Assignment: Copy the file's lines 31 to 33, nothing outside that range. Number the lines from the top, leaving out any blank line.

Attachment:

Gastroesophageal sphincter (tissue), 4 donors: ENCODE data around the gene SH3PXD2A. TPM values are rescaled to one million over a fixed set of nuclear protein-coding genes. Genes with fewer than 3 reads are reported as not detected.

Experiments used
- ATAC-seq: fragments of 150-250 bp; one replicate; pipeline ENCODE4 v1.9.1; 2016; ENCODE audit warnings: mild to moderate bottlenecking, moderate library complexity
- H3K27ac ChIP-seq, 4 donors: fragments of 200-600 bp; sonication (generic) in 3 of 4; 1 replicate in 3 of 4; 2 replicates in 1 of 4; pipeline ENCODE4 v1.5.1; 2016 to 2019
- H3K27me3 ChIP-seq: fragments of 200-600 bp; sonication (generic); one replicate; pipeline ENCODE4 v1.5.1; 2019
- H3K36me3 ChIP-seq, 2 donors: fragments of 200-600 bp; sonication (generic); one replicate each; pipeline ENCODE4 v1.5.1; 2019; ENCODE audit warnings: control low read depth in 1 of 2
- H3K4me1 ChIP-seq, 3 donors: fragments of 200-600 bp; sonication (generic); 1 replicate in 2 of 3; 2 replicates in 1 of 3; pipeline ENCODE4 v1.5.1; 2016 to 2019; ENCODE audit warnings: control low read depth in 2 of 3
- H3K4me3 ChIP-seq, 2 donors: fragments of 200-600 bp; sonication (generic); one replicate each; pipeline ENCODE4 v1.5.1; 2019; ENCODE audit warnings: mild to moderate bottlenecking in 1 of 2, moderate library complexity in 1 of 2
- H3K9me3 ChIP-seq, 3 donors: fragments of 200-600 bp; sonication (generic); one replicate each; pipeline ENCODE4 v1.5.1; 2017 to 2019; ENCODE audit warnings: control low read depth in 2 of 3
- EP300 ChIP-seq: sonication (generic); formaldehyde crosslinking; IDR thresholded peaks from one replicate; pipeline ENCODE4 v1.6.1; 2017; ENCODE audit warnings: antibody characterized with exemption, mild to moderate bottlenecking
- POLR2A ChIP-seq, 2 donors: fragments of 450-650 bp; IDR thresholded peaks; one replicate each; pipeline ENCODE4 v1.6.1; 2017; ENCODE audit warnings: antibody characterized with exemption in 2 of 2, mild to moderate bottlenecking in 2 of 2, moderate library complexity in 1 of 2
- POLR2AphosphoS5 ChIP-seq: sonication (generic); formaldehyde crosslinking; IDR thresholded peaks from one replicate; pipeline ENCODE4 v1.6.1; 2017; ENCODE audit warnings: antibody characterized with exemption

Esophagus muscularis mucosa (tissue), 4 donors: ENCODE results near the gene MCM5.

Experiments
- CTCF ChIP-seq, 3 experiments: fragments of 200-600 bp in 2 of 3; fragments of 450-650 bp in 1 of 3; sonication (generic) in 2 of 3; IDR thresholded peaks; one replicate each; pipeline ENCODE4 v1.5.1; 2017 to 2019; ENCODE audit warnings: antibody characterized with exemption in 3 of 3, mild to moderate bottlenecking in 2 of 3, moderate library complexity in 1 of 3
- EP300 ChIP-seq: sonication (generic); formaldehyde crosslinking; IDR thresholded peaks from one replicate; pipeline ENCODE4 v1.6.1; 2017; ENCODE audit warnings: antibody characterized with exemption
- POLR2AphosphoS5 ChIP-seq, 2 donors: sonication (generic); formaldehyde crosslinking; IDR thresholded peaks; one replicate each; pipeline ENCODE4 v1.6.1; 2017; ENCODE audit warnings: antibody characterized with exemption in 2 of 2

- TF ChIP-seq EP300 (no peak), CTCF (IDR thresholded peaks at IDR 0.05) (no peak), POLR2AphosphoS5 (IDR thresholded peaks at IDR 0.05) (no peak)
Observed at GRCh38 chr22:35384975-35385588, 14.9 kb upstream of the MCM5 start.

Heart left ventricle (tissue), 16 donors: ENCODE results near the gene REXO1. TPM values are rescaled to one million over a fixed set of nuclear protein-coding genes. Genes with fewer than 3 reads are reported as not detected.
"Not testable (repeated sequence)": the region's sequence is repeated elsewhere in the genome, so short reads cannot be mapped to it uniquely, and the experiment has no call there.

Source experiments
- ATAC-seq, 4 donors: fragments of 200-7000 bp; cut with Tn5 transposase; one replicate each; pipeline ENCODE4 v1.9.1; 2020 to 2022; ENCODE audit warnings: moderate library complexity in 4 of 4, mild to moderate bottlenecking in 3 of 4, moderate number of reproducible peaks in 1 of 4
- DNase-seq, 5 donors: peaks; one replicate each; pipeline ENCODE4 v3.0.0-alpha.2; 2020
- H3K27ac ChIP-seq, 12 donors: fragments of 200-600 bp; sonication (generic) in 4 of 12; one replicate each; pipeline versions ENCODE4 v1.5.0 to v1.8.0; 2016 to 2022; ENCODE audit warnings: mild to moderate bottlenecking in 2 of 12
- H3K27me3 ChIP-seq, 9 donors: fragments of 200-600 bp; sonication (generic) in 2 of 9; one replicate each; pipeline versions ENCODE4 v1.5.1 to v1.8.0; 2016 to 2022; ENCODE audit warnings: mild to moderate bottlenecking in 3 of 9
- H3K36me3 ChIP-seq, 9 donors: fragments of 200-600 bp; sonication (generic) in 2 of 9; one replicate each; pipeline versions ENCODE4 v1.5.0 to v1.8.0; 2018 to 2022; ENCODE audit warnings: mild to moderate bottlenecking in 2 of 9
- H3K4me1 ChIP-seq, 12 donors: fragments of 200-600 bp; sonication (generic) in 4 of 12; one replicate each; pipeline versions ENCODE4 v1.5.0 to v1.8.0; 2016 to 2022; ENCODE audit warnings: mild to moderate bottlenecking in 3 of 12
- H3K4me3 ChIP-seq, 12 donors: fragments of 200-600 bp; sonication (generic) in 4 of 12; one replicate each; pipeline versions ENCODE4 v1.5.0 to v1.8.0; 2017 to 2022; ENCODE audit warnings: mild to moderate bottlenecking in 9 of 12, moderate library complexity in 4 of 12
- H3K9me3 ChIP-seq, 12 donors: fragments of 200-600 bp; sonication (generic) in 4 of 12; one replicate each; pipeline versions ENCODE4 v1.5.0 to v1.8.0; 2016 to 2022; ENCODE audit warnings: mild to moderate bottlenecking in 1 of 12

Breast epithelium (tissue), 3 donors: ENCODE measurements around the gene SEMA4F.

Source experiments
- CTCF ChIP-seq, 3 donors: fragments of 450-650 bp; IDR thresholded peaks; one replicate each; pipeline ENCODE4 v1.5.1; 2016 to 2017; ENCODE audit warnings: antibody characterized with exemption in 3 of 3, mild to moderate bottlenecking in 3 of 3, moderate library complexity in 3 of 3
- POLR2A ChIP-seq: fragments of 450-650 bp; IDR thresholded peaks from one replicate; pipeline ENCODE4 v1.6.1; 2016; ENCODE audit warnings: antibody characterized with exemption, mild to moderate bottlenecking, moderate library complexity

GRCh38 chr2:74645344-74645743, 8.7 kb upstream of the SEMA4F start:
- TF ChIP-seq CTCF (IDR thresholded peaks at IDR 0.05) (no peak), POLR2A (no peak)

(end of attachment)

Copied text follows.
Breast epithelium (tissue), 3 donors: ENCODE measurements around the gene SEMA4F.

Source experiments
- CTCF ChIP-seq, 3 donors: fragments of 450-650 bp; IDR thresholded peaks; one replicate each; pipeline ENCODE4 v1.5.1; 2016 to 2017; ENCODE audit warnings: antibody characterized with exemption in 3 of 3, mild to moderate bottlenecking in 3 of 3, moderate library complexity in 3 of 3